And it was a failure

BMW M1
There’s never been a successor.

The M1 was a failure because it never allowed BMW to race in the series it was meant for, nor did it allow for them to gain a ton of mid-engine experience since they did not design the car. Just 453 were hand-built, and to this day, no successor has come forward.

What it did do was launch M, and thus cars like the M3 and M5 (the original M5 used the M1’s engine). If it were truly a success, then BMW would have made a follow-up.

What happened after the M1?

bmw-i8
You get this…the BMW i8.

What Travis refers to directly is the BMW I16, but before we go there, we must mention cars like the BMW M1 Homage concept and i8.

Th M1 homage was simply meant to be a design exercise, and it never moved under its own power. I’d call this BMW’s first serious attempt to follow on from the M1, and they did all the design work themselves.

m1-homage
The M1 Homage was just a shell without an engine.

The i8 is a different story. Some call it a spiritual successor, but that means nothing. Its only link to the M1 is a mid-engine layout – it didn’t even receive an M badge. No BMW supercar could ever be without one. For many reasons, the i8 isn’t a sports car, and it doesn’t count.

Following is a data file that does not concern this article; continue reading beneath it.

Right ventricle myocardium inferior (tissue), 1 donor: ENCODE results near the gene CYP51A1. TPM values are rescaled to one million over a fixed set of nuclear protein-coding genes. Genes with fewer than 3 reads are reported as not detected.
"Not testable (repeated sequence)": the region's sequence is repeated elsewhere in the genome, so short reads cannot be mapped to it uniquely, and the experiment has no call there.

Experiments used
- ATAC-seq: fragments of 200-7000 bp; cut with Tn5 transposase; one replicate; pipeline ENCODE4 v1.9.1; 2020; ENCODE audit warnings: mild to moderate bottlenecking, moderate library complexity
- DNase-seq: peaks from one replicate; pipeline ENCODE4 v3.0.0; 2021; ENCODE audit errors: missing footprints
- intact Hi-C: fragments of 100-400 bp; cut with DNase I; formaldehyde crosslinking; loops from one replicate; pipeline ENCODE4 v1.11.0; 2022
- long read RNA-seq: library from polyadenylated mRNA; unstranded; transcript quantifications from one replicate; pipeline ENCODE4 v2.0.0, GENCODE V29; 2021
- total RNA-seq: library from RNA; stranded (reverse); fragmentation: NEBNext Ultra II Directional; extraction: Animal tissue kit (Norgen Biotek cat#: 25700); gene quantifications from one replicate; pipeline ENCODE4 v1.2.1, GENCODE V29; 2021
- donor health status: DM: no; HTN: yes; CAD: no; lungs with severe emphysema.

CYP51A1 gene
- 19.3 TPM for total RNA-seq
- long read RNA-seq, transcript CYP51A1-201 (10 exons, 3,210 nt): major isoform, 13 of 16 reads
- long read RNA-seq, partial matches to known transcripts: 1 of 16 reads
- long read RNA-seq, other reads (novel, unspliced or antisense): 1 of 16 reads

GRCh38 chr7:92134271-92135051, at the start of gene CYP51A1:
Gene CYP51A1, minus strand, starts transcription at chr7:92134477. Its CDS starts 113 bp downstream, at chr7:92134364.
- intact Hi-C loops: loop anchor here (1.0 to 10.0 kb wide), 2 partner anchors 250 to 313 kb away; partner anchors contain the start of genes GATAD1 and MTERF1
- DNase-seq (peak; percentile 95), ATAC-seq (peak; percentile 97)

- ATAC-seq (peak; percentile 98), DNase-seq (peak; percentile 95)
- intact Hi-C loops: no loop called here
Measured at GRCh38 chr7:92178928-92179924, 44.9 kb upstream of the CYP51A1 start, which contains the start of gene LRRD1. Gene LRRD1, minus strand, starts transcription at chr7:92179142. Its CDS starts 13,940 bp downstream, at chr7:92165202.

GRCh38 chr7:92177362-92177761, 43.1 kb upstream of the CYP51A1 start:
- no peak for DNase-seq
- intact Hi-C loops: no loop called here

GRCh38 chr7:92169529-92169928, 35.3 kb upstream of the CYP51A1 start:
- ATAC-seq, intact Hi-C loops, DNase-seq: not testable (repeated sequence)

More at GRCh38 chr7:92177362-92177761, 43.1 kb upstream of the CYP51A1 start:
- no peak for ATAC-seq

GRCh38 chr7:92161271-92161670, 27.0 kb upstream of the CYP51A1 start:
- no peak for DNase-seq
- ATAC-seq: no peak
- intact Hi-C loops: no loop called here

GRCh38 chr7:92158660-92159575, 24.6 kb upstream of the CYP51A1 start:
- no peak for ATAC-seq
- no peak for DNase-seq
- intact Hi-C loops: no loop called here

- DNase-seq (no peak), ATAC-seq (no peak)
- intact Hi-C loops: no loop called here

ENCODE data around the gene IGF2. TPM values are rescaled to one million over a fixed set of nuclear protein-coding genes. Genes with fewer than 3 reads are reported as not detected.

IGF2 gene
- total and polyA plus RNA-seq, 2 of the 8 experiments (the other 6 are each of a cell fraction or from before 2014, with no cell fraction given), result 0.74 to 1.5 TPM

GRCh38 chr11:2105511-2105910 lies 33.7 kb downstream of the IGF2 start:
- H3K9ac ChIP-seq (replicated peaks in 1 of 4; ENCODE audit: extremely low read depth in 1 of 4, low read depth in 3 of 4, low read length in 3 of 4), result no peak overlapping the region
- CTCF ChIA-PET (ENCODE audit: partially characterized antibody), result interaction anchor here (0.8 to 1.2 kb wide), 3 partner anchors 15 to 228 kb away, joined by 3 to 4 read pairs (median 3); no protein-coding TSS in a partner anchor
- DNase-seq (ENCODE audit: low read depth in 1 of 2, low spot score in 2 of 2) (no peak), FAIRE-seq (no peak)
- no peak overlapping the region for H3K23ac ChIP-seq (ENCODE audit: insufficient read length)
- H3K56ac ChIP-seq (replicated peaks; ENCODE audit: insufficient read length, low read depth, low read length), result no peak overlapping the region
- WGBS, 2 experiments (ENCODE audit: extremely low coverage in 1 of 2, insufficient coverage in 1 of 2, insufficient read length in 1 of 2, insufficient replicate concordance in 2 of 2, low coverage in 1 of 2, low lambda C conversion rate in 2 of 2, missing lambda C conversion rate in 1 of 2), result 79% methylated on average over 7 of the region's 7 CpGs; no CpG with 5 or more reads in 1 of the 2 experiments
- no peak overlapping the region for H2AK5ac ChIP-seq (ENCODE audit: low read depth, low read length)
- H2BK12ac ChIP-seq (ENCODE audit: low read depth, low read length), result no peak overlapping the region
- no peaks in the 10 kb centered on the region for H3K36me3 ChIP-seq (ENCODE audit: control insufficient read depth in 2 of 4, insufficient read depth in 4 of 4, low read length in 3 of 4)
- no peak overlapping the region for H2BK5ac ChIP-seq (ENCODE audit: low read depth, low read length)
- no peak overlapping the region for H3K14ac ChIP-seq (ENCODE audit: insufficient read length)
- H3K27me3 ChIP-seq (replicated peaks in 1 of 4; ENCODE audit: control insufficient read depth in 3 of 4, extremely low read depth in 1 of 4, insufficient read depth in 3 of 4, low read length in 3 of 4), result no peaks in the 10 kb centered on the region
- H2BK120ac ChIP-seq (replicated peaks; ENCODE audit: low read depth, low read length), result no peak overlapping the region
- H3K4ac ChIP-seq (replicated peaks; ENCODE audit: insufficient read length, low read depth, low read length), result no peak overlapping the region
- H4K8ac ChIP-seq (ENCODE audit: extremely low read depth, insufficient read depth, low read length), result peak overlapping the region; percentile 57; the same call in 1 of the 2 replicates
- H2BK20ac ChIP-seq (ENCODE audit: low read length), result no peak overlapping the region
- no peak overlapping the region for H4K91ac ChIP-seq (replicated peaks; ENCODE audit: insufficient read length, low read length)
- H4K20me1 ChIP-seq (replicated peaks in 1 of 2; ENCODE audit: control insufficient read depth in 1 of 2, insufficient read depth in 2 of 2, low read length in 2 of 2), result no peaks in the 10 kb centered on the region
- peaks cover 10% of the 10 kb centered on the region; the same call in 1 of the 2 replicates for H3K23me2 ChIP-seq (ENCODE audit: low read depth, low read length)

The BMW I16, and why there’s BMW supercar now

BMW i16
The BMW i16. Render: domagoj.dukec

Fast forward to 2019, when BMW was working on a concept to replace the i8 with a more inspired design. From the head of BMW design, Domagoj Dukec:

“The I16 had all the style of a future classic, but there were still novel touches that moved the design forward from the M1,” Dukec wrote on Instagram. “Within less than 12 months the car was ready—inside and out. The key was to use the composite structure of the BMW i8. If you look closely, you will find a few cues!”

That doesn’t sound very promising. It does look better, and more “M1”, than the i8. But again, without M involved in the beginning, it’s all just pretend.